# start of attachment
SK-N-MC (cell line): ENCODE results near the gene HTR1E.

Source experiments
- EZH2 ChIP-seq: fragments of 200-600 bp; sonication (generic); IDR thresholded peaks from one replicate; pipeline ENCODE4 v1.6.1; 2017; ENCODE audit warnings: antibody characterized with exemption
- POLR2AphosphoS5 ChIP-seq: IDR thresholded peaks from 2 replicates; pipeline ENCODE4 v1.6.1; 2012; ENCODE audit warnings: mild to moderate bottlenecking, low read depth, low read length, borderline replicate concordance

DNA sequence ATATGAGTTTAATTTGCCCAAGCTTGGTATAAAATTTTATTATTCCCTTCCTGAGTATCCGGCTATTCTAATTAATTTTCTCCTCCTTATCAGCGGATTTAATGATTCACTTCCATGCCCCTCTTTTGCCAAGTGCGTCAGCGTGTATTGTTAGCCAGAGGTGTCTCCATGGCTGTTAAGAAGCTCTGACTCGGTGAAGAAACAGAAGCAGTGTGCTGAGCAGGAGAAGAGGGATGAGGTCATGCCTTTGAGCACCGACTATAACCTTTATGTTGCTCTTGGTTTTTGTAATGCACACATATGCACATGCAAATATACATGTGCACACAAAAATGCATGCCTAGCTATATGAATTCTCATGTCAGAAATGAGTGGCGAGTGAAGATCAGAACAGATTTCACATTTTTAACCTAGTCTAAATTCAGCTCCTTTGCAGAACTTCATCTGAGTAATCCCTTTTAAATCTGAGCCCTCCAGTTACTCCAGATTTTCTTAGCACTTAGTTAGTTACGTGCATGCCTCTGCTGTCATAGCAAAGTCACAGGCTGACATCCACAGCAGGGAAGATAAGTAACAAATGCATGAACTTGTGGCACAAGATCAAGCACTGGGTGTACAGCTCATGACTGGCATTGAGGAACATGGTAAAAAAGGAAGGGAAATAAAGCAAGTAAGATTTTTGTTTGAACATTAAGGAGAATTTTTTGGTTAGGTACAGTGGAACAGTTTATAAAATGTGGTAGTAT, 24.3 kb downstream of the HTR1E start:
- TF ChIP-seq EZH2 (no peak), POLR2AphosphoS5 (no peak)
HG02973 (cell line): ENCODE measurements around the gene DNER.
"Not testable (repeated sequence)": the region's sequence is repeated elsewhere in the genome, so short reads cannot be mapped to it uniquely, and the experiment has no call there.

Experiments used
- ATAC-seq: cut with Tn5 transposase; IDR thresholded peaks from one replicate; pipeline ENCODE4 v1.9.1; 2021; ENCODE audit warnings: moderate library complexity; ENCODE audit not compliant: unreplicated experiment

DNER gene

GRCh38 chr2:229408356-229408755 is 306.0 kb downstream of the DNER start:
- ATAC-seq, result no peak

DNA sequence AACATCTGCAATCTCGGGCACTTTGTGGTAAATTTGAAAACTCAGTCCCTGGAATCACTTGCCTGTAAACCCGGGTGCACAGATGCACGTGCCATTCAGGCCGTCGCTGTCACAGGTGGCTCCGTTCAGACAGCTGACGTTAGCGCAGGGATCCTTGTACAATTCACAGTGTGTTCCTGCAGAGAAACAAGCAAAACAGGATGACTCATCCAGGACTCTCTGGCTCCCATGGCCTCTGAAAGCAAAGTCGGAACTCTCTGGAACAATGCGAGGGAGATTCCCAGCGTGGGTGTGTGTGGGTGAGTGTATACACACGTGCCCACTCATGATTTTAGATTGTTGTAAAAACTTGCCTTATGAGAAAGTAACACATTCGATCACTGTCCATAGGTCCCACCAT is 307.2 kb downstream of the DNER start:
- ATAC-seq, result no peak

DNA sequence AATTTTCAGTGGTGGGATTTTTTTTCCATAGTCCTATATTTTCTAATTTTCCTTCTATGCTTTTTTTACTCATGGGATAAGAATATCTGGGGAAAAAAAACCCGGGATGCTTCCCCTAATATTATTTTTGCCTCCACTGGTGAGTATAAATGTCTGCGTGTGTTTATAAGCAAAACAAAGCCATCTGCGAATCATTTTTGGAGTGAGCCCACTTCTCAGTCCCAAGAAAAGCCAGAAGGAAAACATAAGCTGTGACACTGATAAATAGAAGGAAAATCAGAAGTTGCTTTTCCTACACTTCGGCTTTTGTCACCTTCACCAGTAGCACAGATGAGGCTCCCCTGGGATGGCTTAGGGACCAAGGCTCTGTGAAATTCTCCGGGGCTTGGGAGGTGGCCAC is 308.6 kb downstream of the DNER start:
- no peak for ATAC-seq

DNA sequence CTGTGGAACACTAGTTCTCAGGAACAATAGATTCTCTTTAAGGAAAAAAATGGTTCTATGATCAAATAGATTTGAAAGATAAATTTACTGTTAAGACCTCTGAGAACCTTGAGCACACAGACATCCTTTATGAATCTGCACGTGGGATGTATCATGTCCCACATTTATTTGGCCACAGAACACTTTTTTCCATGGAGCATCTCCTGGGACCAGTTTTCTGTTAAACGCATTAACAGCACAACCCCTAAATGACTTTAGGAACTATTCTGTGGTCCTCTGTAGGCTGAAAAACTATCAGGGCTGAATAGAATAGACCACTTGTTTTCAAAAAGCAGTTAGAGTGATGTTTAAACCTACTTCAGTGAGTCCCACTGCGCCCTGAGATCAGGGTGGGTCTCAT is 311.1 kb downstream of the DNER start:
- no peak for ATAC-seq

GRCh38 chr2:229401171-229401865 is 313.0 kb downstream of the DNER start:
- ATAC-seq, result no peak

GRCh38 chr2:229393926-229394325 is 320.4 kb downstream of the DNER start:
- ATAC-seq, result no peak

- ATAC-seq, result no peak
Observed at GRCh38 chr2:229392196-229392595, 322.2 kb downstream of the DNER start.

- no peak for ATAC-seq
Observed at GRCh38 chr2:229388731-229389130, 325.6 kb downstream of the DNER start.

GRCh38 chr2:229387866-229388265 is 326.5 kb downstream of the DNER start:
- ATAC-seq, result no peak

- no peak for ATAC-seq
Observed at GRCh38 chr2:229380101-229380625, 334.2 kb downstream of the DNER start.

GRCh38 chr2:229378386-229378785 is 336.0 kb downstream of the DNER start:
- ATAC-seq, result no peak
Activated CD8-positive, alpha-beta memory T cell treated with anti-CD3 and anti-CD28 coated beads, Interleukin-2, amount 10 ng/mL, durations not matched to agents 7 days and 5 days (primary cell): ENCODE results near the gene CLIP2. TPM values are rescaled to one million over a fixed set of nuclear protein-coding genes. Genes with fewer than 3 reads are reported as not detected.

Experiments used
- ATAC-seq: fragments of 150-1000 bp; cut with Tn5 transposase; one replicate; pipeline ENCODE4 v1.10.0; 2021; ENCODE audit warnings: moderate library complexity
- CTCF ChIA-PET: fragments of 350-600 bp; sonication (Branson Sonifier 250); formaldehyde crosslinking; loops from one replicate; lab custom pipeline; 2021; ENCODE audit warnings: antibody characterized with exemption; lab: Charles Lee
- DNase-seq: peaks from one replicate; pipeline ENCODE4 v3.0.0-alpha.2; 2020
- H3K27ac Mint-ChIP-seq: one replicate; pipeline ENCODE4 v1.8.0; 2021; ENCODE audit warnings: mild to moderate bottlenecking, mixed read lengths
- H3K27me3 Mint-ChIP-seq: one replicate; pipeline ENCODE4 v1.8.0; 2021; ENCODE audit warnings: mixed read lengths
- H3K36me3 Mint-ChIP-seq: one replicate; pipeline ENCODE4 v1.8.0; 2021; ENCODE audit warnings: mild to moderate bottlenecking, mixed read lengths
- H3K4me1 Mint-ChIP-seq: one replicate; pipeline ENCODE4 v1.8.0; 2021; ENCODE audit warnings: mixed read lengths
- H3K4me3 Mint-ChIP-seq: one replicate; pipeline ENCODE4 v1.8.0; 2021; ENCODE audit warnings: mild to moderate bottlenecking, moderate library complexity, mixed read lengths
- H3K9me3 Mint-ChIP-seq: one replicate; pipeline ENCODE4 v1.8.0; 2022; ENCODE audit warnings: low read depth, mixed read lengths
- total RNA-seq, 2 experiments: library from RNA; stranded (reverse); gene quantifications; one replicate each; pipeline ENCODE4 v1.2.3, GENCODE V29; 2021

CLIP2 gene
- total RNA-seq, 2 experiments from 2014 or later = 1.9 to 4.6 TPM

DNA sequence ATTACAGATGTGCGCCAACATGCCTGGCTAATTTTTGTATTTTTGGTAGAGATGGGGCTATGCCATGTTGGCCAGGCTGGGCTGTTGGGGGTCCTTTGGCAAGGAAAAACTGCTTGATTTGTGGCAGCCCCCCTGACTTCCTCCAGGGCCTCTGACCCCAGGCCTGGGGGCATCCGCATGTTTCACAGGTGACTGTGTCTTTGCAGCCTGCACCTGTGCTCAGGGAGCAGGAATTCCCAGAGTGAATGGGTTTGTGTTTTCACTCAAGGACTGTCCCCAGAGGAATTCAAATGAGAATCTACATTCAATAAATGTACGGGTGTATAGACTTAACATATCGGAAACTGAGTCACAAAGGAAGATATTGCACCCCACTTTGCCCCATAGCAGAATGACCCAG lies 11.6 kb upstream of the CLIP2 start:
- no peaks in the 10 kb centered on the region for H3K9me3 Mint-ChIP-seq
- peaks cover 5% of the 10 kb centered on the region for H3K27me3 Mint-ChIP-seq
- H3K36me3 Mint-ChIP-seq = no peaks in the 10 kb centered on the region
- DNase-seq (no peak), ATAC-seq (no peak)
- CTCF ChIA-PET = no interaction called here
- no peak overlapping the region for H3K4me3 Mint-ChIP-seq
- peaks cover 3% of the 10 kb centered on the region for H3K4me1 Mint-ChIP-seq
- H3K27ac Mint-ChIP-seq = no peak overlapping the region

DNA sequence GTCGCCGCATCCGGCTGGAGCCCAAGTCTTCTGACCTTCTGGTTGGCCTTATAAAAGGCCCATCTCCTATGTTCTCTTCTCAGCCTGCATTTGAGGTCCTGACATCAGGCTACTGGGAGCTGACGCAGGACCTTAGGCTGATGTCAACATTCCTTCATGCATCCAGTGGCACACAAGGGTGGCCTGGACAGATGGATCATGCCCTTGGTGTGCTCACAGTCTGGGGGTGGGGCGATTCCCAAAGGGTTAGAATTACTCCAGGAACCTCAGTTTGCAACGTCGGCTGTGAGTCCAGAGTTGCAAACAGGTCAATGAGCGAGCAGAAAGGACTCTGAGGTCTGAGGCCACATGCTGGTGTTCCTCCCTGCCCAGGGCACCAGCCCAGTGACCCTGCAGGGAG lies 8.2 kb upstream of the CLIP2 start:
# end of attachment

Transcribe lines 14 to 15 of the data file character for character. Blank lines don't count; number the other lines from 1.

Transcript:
DNA sequence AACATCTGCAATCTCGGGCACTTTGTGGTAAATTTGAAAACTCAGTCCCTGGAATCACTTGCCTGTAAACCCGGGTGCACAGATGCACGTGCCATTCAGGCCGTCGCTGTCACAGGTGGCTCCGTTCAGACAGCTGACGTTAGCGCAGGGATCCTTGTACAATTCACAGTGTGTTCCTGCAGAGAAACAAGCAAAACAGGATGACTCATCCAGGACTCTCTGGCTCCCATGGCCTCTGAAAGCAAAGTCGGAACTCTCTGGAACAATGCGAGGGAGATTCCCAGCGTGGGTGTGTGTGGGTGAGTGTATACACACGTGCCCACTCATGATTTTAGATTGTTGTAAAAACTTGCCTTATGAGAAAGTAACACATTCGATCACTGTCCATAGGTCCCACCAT is 307.2 kb downstream of the DNER start:
- ATAC-seq, result no peak